Growing up, once he got high school age and even now that he’s in college, he said he’d rather do the cooking than work the counter: “It’s more entertaining.”

He said the family has four food trailers, including one that serves nothing but desserts. And while they’re sometimes all at the same outing, they often are sent to different events across the state.

So what’s on the menu?

“Fried veggies, fried onion rings, fried Oreos, fried cookie dough, fried Snickers, funnel cakes, elephant ears, you name it,” he said with a grin.

Because of his work he said he never shared the unfettered enthusiasm his friends had when it came to going to the fair or a festival:

“I was there all the time, but for a young kid it was good money.”

But as he continued to grow and improve athletically, he realized his real currency could come on a basketball court.

He averaged 22.5 points and 11.2 rebounds a game as a senior at St. Henry and was named first-team all-state.

That enabled him to make a childhood dream a reality.

Growing up he had followed the exploits of fellow St. Henry hoopster Kurt Huelsman at UD.

“When I was younger I never missed a game when Kurt played on TV,” he said.

He once told me when he was in sixth grade he had gotten an iPad and promptly took a picture at UD Arena and he made it the screen backdrop.

His uncle had UD season tickets and he said that enabled him to come to a lot of Flyers games as he was growing up. He said he would root for Flyers players like Chris Wright, Marcus Johnson, Paul Williams and, of course, the 6-foot-10 Huelsman.

He said he always envisioned playing at UD.

“As a little kid I strived to do the same thing as Kurt and that’s why it’s cool to be able to get to that level now,” he said the other day.

His first game as a Flyer was like something out of a storybook. He scored 21 points in a victory over Southeast Missouri State.

This past season he ended up playing an average of 20.8 minutes, but the extra time on the court may have contributed to the problems he faces now.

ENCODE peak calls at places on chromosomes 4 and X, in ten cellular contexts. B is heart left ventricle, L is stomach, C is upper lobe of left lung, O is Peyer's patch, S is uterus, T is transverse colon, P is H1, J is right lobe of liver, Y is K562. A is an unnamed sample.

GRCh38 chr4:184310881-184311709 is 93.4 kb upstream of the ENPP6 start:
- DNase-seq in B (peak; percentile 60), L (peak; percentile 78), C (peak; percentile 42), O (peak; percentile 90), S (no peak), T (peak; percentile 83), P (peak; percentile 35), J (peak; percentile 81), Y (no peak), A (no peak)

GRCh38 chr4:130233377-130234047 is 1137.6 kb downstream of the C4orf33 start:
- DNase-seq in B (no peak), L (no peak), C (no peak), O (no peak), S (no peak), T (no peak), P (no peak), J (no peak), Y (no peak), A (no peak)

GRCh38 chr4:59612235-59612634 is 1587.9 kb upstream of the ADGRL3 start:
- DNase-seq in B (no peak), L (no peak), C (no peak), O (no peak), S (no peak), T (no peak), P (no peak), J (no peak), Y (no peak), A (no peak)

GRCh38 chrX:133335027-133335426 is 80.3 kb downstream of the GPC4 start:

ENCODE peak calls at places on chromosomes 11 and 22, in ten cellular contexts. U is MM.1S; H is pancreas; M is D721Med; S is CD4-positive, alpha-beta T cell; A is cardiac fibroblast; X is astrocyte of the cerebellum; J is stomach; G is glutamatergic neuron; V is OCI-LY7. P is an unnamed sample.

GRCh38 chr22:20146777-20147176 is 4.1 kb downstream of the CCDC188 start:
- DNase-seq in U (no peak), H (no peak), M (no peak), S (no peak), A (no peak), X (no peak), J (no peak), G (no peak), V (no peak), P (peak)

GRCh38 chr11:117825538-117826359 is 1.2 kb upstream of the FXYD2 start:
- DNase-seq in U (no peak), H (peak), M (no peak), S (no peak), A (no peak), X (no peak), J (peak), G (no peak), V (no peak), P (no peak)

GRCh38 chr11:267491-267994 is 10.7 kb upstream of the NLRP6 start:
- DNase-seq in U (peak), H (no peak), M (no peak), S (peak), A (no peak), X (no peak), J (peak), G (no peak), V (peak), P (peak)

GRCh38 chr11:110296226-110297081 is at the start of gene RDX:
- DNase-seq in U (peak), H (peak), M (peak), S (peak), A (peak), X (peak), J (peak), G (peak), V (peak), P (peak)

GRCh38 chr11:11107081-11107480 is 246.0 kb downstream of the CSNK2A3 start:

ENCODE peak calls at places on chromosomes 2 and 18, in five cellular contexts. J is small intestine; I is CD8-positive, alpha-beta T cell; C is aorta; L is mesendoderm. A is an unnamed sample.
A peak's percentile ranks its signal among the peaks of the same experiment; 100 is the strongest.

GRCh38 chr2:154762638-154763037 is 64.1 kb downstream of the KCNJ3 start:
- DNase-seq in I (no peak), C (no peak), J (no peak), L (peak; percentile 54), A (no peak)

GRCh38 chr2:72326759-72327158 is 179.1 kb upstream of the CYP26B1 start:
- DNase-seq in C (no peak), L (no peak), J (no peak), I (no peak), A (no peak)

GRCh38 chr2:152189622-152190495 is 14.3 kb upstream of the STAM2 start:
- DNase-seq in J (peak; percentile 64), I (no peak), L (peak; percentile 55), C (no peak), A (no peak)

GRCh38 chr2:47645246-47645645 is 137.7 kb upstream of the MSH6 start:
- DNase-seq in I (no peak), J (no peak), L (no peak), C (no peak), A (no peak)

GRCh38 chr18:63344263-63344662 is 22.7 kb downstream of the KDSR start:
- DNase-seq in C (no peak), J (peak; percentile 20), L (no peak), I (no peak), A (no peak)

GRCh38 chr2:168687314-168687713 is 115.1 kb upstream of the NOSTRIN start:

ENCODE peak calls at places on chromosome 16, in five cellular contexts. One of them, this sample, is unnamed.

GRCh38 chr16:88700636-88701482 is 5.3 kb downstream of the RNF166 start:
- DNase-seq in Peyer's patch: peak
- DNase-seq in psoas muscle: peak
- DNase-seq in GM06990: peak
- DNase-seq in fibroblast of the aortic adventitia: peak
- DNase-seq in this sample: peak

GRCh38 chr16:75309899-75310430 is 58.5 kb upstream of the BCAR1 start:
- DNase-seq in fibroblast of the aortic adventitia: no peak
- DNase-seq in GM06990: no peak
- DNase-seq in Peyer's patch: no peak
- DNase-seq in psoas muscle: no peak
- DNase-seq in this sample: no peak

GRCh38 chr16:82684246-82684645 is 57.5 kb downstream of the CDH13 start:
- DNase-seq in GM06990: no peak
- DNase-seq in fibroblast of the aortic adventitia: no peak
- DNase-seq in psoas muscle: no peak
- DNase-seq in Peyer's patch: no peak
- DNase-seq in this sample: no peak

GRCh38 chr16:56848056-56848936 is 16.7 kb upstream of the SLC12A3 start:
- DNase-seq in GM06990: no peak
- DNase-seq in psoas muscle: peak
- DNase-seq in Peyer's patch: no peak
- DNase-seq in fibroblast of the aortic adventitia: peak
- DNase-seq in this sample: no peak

“Throughout the year I was feeling some pain in my hips,” he said. “I didn’t know what the problem was so I did all kinds of stuff. I was doing yoga, getting massages and stretching a whole bunch. I got to where I’d have to come in four hours before a game just to get ready. I’d stretch and do the hot tub, then stretch some more and do foam rolls. Anything to get my body loose.”

The problem didn’t improve and when the season ended he said Mulcahey took him to get an MRI. That’s when the impingement problems were discovered.

His surgeries were done by Dr. Tom Ellis, a hip specialist with Orthopedic One in Columbus. The procedure on his right hip was done just over seven weeks ago and the left hip was done three weeks ago.

Now he works every day with Mulcahey, who he said is “awesome. He’s here for us. Obviously he wants us to win, but at the end of the day he’s here to take care of us. He really cares for us.”

Mikesell said his rehab routine is a step-by-step process that will take several months,.

“I’m doing fine, but it’s a slow process,” he said. “And you’ve just got to trust the process. You can’t skip anything. You can’t take a shortcut.”

Cuteness and a plate of fried cookie dough won’t work this time.